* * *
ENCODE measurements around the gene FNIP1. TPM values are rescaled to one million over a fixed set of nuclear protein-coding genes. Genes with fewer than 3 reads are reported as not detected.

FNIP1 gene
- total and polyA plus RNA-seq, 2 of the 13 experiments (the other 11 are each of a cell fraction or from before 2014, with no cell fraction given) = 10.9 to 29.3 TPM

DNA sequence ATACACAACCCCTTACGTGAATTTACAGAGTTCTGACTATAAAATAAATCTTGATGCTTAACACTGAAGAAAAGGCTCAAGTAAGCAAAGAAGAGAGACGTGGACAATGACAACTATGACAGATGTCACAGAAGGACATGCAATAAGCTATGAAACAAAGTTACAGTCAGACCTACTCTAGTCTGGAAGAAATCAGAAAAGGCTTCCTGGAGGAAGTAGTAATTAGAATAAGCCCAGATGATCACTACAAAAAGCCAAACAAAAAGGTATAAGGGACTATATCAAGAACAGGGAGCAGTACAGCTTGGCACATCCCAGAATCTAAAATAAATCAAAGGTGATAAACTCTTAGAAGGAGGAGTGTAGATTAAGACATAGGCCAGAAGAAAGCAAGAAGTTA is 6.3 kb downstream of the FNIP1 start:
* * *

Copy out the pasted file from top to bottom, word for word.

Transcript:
ENCODE measurements around the gene FNIP1. TPM values are rescaled to one million over a fixed set of nuclear protein-coding genes. Genes with fewer than 3 reads are reported as not detected.

FNIP1 gene
- total and polyA plus RNA-seq, 2 of the 13 experiments (the other 11 are each of a cell fraction or from before 2014, with no cell fraction given) = 10.9 to 29.3 TPM

DNA sequence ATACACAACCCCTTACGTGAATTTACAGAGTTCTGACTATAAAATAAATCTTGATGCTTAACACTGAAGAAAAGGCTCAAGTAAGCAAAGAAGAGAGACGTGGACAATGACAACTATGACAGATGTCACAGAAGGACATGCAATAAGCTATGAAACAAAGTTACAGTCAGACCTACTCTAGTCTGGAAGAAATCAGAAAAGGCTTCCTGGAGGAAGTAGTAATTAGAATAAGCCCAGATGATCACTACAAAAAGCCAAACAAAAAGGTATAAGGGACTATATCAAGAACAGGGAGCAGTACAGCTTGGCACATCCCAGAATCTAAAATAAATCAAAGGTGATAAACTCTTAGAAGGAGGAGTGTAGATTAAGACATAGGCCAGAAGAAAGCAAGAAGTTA is 6.3 kb downstream of the FNIP1 start: